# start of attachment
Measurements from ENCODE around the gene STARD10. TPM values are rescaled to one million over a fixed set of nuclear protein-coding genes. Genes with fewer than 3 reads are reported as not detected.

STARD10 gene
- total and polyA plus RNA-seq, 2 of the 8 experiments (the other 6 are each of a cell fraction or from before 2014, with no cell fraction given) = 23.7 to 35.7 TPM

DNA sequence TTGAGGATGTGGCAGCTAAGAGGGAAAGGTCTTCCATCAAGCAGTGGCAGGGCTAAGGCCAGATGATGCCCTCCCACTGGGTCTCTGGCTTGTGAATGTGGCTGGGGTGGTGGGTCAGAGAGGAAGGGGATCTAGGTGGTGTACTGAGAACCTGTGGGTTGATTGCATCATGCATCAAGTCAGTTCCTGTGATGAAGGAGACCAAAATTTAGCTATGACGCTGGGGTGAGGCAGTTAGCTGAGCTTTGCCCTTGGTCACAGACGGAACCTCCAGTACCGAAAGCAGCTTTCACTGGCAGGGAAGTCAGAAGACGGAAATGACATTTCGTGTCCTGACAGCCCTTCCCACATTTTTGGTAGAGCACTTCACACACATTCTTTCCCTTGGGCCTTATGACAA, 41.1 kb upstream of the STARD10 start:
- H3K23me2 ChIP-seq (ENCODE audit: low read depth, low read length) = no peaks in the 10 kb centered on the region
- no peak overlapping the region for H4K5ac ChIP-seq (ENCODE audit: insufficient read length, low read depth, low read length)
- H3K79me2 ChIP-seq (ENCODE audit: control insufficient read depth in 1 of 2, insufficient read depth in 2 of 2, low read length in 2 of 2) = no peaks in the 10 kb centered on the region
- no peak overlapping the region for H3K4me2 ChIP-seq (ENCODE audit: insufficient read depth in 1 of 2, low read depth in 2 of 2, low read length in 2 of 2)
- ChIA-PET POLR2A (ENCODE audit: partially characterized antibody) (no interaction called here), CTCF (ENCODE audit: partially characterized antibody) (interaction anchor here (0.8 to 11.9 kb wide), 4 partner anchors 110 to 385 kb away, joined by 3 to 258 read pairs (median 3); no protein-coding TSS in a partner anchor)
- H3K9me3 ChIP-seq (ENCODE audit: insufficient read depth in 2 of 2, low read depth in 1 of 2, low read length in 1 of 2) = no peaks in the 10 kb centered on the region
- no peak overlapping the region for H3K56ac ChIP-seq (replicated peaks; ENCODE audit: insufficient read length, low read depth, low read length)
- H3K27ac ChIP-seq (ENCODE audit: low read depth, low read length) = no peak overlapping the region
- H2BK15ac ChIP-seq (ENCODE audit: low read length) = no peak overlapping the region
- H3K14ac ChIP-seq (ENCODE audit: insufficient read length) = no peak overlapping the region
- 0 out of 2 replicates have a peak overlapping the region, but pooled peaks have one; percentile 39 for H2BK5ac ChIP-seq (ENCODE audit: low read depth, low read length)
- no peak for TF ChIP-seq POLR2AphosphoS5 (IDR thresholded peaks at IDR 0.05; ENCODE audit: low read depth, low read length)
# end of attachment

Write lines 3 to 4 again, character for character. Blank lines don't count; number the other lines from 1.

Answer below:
- total and polyA plus RNA-seq, 2 of the 8 experiments (the other 6 are each of a cell fraction or from before 2014, with no cell fraction given) = 23.7 to 35.7 TPM

DNA sequence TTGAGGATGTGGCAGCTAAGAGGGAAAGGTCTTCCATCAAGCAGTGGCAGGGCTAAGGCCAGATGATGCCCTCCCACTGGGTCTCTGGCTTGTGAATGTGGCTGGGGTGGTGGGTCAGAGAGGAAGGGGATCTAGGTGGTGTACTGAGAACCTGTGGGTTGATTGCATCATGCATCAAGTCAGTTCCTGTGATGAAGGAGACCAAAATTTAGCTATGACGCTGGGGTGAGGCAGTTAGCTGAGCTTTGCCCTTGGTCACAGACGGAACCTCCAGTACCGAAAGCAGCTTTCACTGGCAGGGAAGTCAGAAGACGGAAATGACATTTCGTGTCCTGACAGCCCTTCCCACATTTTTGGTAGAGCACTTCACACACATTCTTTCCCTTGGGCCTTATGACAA, 41.1 kb upstream of the STARD10 start: